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Window and Door Flashing Best Practices

Windows represent one of the most vulnerable locations in the building envelope and the most common source of leaks.  Window and door flashings are designed to eliminate the risk of leaks and mold—which will also reduce your risk of call-backs.  We understand that there is an intimidating array of different types of flashing available, and many installation considerations. We wanted to share some practical information to help you understand the alternatives and best practices so you can choose and install wisely.

Types of Window and Door Flashing

Self-Adhesive Flashings (also called Peel ‘n Stick)

For light commercial and residential construction, self-adhesive flashings are the most popular option. When properly installed, they bond to the substrate and provide an effective seal against moisture.

Mechanically Applied Flashing

In some of the drier parts of the US, mechanically attached flashing continues to be preferred for its faster install and cost savings. It is affixed with fasteners directly to the substrate.

Fluid Applied Flashings

These flashing membranes are typically dispensed with a caulking gun from a tube or sausage and then troweled across the rough opening surface. The material provides complete coverage and is especially useful with intricate or complex install details.



Just like kids, the adhesives used in self-adhesive flashings have their own personalities and unique behaviors. If you don’t pay attention they can misbehave and create all sorts of headaches.

Cold weather application: Many adhesives lose their grab as the installation temperature decreases. Use of a primer can improve adhesion in the cold. Pay attention to manufacturer specifications and be sure the primer you choose is compatible with the adhesive on the flashing. Always test before installing if they are not part of a proven system.

Heat build-up: If you have ever gotten into a closed car that has been sitting in the sun on a 100+ degree day, you already understand the concept of heat build-up.  There have been reports of cars reaching temperatures as high as 160° F. Wall assemblies are closed spaces, too, where the interior space can get much hotter than the ambient air temperature. A black wall with southern exposure in a heat-prone area like Phoenix can get just as hot—or hotter-- as the inside of that car. Some adhesives like asphalt can’t take that kind of heat, while high-performance adhesives like butyl and acrylic are better suited for high temperatures.

Material Compatibility: Some combinations of building materials do not play nice with each other and are incompatible. Check the manufacturer’s product information for any installation guidance or limitations. Make sure that the flashing is compatible with all the materials that it will contact. 

Seal the Deal

No matter what type of flashing you choose, you’ll need to use sealant (also known as caulk) with it.  This holds true even if the flashing is self-adhesive. Why? Sealant can fill in small voids in the substrate surface, ensuring a complete seal under the window flange without gaps. An elastomeric sealant will keep the window sealed during expansion and contraction due to temperature changes. While it may not be required by all code bodies, it is a definite best practice around windows.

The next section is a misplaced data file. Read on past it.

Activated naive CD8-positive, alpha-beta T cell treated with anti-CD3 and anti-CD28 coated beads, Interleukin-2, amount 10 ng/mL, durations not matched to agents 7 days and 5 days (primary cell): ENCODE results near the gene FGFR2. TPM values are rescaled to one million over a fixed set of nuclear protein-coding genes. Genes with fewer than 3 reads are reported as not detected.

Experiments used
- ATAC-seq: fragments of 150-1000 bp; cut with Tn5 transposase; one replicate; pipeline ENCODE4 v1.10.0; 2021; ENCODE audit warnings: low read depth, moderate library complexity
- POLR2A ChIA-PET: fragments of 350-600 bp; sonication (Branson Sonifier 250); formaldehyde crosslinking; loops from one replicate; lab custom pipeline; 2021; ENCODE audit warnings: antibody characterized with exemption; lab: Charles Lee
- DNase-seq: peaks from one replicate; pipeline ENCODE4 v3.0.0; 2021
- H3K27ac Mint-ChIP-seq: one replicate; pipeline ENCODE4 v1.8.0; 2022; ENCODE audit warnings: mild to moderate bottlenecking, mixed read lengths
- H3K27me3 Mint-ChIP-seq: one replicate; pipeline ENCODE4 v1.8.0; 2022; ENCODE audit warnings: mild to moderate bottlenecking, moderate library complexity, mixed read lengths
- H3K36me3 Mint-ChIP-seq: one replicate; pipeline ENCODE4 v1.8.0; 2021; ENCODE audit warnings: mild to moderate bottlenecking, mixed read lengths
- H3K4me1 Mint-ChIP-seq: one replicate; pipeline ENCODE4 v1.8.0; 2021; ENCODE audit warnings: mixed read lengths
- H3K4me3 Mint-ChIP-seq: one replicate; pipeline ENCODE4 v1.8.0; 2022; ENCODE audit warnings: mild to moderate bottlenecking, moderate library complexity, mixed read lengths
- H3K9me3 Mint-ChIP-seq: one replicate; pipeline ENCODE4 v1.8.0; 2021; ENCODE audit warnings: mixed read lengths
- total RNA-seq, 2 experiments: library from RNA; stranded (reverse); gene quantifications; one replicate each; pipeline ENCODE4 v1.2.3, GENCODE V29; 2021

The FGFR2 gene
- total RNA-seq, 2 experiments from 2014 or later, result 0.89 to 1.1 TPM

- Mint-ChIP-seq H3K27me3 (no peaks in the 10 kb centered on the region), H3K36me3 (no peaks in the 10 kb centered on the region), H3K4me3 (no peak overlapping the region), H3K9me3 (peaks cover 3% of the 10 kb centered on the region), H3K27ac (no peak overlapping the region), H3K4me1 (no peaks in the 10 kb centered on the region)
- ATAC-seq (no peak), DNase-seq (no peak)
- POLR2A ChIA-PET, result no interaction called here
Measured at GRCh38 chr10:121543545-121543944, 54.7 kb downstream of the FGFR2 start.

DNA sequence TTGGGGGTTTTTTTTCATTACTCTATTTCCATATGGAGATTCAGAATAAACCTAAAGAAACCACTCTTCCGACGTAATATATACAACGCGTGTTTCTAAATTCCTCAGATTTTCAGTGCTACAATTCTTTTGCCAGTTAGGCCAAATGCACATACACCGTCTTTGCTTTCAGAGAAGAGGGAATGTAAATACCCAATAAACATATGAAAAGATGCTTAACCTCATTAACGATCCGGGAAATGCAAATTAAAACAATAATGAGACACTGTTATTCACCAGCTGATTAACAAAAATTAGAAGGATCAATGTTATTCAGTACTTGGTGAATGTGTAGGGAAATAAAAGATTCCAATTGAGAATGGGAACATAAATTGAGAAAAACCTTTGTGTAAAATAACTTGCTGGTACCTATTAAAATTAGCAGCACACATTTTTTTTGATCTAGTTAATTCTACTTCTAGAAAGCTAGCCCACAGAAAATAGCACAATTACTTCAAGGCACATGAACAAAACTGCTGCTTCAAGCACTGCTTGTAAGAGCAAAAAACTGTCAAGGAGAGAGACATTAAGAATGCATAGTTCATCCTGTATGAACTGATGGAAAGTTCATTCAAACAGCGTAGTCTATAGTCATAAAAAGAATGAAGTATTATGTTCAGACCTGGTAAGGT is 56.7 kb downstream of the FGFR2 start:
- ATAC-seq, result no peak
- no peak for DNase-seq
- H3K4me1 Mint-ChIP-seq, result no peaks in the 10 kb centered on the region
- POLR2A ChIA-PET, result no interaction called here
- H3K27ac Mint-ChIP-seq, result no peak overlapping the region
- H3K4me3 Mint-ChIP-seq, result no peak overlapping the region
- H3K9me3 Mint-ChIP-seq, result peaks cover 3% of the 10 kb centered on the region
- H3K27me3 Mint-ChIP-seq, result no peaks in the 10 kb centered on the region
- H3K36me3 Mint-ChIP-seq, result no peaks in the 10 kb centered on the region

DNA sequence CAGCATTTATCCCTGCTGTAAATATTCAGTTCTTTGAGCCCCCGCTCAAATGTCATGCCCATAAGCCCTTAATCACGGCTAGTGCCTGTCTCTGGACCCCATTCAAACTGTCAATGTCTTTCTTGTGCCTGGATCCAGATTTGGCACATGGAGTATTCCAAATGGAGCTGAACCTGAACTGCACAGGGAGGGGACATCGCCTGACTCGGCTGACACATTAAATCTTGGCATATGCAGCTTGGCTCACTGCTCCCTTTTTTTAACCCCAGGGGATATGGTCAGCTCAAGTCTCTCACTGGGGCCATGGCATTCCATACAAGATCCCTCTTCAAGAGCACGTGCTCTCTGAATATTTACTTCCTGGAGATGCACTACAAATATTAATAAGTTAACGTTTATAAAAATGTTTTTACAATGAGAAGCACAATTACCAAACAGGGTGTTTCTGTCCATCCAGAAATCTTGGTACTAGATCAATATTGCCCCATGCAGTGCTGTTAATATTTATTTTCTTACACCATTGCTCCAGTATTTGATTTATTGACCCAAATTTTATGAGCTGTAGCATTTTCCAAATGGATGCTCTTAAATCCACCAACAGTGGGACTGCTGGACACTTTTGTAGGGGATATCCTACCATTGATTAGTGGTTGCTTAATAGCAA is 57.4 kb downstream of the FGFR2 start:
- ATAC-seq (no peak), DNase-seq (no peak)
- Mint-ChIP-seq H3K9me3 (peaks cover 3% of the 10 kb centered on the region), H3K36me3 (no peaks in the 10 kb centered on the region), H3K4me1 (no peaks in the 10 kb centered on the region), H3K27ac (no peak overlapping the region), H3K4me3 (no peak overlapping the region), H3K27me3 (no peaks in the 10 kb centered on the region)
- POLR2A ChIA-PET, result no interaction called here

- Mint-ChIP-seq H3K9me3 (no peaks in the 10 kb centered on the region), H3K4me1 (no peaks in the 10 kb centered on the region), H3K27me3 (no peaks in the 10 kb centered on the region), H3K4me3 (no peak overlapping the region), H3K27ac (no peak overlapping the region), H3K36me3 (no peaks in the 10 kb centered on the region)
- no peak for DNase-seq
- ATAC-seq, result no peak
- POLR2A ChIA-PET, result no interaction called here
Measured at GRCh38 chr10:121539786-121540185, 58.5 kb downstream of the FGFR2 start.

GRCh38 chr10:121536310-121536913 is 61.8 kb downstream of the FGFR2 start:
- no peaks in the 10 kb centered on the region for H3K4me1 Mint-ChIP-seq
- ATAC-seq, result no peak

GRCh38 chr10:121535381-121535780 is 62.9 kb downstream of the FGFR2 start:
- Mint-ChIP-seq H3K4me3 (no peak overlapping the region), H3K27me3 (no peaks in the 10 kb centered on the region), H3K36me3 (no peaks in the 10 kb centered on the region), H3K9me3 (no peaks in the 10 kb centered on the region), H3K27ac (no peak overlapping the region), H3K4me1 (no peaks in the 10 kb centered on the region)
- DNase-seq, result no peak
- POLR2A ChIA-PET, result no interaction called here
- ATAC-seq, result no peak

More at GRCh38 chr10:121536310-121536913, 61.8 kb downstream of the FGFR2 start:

The other best practice, required by nearly all manufacturers, is the use of a J-roller to press the flashing down. This practice eliminates air gaps and ensures a tight bond between the flashing adhesive and the substrate. Many adhesives are also pressure-sensitive and require rolling to activate the adhesive. Those short few minutes you take to J-roll that flashing can save you hours of call-back time.

Mind the Method

The sequencing of weatherization materials is critical to successful moisture management. There are several methods of window installation and weatherization approved by AAMA (American Architectural Manufacturers Association). They are conveniently denoted by letter. These methods have been developed and standardized based on years of field experience.  When you follow a standardized method, you can be confident that it will be leak-free.

You can find more information here:  


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Method A

Method A Video

Method A

Method A1

Method A1 Video

Method A1

Method B

Method B Video

Method B


Other Uses

Self-adhesive flashing tape is also often called on to seal other vulnerable parts of the structure. It can be used to seal around other penetrations like electrical boxes and can provide critical waterproofing on small, non-roof structures such as pot shelves and parapets. It can be used to easily create sill pans (watch here). It is also used to reinforce the interior and exterior corners of the building envelope.

The Bottom Line

Flashing tape is one of the key components of an effective weatherization system. Selecting the right products for your project and installing them properly can help you prevent the leaks and callbacks that can ruin your reputation. Henry makes it easy with the Henry 1-2-3 Moisture Control System that's backed by an industry-leading 15-year warranty covering materials PLUS labor.

Simply choose the barrier, flashing and sealant that works best for your project. No matter the climate, cladding, construction type or code, Henry has a weatherization system to help you build with confidence. To learn more, contact a Henry weatherization expert for advice and support on your next job.